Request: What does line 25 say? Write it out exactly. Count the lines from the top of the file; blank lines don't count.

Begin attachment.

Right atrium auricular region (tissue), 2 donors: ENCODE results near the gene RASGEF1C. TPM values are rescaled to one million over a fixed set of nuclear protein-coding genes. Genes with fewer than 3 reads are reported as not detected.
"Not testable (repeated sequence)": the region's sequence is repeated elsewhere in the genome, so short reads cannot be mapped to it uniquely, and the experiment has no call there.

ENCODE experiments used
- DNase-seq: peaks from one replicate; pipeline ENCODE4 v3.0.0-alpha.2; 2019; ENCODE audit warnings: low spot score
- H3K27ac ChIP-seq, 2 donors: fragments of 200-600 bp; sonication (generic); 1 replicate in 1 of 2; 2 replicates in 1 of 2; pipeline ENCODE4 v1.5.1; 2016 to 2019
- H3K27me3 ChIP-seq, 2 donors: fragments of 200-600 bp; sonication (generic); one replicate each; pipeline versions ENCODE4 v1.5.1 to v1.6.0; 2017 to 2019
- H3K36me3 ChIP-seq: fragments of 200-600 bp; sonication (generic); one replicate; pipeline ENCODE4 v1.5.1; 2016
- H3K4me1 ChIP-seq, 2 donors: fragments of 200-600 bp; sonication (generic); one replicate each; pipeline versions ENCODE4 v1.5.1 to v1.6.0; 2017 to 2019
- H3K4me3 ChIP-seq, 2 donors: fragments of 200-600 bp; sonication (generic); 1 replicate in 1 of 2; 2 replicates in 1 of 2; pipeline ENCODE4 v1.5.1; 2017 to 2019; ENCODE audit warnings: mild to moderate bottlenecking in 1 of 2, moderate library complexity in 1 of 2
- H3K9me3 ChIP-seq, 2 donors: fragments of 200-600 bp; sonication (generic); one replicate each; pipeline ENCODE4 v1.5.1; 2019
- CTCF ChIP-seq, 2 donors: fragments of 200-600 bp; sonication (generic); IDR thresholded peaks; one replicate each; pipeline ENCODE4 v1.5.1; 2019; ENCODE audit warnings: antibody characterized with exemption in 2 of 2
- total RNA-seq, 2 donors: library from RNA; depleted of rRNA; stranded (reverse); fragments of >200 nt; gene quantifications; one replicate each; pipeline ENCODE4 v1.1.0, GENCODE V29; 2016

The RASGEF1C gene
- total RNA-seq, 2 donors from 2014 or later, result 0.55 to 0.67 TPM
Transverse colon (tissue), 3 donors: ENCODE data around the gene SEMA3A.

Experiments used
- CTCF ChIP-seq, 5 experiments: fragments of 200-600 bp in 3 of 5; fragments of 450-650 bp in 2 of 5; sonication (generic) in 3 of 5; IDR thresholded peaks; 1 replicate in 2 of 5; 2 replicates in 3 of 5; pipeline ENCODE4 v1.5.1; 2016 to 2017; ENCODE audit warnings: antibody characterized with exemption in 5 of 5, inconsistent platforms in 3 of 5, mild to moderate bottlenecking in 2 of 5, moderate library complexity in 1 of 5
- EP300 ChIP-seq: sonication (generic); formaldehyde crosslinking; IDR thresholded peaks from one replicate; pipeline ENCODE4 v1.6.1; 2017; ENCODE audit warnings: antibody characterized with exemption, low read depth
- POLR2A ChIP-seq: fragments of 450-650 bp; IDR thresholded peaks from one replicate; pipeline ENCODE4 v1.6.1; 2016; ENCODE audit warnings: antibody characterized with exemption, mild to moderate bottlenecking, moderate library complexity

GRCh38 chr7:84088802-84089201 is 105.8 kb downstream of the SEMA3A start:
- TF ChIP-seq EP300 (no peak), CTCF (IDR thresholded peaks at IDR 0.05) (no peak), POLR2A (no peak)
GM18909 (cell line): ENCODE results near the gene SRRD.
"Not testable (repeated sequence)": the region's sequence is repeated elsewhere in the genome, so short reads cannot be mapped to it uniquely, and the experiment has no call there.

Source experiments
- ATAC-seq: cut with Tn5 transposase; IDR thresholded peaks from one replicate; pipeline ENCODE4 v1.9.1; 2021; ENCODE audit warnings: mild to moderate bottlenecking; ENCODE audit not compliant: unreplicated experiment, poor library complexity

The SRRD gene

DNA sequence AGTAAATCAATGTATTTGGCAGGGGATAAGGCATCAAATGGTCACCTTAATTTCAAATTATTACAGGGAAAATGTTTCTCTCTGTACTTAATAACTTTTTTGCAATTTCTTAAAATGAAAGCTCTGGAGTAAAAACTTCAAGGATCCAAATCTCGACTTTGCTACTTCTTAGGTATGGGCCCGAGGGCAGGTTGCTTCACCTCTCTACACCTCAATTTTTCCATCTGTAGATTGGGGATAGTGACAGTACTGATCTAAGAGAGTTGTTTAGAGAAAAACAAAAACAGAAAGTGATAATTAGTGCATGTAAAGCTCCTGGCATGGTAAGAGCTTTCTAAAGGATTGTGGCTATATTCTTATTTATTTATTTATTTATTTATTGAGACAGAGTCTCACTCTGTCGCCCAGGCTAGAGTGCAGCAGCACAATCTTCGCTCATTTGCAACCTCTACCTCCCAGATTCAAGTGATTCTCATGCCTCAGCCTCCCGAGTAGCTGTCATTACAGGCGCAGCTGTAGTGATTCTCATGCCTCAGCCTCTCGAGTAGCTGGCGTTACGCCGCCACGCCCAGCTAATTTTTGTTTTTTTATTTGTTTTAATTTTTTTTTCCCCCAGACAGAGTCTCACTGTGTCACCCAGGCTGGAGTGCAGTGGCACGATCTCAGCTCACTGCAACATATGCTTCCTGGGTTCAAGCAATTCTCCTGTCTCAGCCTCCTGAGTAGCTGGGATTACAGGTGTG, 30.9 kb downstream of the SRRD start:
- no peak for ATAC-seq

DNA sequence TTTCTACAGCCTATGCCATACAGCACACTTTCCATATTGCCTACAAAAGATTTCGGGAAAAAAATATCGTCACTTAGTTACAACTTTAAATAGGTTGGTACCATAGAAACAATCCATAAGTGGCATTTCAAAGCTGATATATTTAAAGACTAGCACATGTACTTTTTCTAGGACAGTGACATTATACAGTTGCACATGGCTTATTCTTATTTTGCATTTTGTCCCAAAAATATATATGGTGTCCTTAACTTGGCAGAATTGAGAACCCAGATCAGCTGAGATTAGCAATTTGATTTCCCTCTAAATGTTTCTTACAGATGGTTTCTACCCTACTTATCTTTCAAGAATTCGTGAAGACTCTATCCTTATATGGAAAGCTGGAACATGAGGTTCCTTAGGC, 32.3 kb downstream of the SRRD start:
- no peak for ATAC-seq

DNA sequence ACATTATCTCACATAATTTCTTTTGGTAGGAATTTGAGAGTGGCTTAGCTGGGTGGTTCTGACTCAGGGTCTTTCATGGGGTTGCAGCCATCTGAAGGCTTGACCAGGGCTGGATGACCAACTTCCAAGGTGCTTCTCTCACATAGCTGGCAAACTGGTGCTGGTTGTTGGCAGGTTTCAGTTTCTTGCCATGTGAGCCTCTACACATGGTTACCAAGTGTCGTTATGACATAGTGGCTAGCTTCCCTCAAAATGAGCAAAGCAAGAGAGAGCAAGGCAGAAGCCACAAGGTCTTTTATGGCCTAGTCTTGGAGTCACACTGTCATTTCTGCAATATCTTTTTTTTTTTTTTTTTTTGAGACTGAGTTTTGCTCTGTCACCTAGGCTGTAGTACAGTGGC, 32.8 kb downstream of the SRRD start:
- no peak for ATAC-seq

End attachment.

- ATAC-seq: cut with Tn5 transposase; IDR thresholded peaks from one replicate; pipeline ENCODE4 v1.9.1; 2021; ENCODE audit warnings: mild to moderate bottlenecking; ENCODE audit not compliant: unreplicated experiment, poor library complexity